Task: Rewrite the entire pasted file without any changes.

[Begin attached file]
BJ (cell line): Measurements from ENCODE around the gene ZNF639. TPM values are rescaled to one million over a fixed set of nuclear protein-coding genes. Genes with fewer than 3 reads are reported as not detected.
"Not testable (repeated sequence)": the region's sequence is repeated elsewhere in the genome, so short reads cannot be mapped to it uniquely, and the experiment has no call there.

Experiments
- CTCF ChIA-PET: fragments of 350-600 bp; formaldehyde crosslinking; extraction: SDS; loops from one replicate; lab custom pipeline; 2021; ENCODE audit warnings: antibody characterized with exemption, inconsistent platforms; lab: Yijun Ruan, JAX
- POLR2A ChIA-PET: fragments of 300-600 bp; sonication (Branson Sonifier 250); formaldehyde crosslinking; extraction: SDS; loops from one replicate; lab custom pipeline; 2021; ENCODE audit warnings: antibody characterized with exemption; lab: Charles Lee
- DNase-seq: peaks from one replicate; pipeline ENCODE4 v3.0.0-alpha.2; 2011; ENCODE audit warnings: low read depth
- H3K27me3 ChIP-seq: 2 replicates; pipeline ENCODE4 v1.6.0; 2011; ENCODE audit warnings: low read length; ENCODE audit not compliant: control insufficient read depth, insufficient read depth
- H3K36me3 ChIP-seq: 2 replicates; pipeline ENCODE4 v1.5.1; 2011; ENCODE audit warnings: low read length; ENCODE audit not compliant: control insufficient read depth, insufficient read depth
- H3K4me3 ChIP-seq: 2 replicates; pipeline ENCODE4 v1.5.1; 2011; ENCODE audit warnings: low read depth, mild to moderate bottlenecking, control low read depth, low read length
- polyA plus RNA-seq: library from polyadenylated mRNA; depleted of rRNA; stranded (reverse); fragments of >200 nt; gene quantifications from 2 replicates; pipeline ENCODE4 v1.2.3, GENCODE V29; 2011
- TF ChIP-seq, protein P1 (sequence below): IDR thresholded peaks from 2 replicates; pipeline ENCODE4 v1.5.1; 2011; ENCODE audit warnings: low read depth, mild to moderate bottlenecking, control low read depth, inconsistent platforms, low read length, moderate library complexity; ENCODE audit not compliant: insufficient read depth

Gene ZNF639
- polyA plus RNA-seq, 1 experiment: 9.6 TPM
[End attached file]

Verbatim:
BJ (cell line): Measurements from ENCODE around the gene ZNF639. TPM values are rescaled to one million over a fixed set of nuclear protein-coding genes. Genes with fewer than 3 reads are reported as not detected.
"Not testable (repeated sequence)": the region's sequence is repeated elsewhere in the genome, so short reads cannot be mapped to it uniquely, and the experiment has no call there.

Experiments
- CTCF ChIA-PET: fragments of 350-600 bp; formaldehyde crosslinking; extraction: SDS; loops from one replicate; lab custom pipeline; 2021; ENCODE audit warnings: antibody characterized with exemption, inconsistent platforms; lab: Yijun Ruan, JAX
- POLR2A ChIA-PET: fragments of 300-600 bp; sonication (Branson Sonifier 250); formaldehyde crosslinking; extraction: SDS; loops from one replicate; lab custom pipeline; 2021; ENCODE audit warnings: antibody characterized with exemption; lab: Charles Lee
- DNase-seq: peaks from one replicate; pipeline ENCODE4 v3.0.0-alpha.2; 2011; ENCODE audit warnings: low read depth
- H3K27me3 ChIP-seq: 2 replicates; pipeline ENCODE4 v1.6.0; 2011; ENCODE audit warnings: low read length; ENCODE audit not compliant: control insufficient read depth, insufficient read depth
- H3K36me3 ChIP-seq: 2 replicates; pipeline ENCODE4 v1.5.1; 2011; ENCODE audit warnings: low read length; ENCODE audit not compliant: control insufficient read depth, insufficient read depth
- H3K4me3 ChIP-seq: 2 replicates; pipeline ENCODE4 v1.5.1; 2011; ENCODE audit warnings: low read depth, mild to moderate bottlenecking, control low read depth, low read length
- polyA plus RNA-seq: library from polyadenylated mRNA; depleted of rRNA; stranded (reverse); fragments of >200 nt; gene quantifications from 2 replicates; pipeline ENCODE4 v1.2.3, GENCODE V29; 2011
- TF ChIP-seq, protein P1 (sequence below): IDR thresholded peaks from 2 replicates; pipeline ENCODE4 v1.5.1; 2011; ENCODE audit warnings: low read depth, mild to moderate bottlenecking, control low read depth, inconsistent platforms, low read length, moderate library complexity; ENCODE audit not compliant: insufficient read depth

Gene ZNF639
- polyA plus RNA-seq, 1 experiment: 9.6 TPM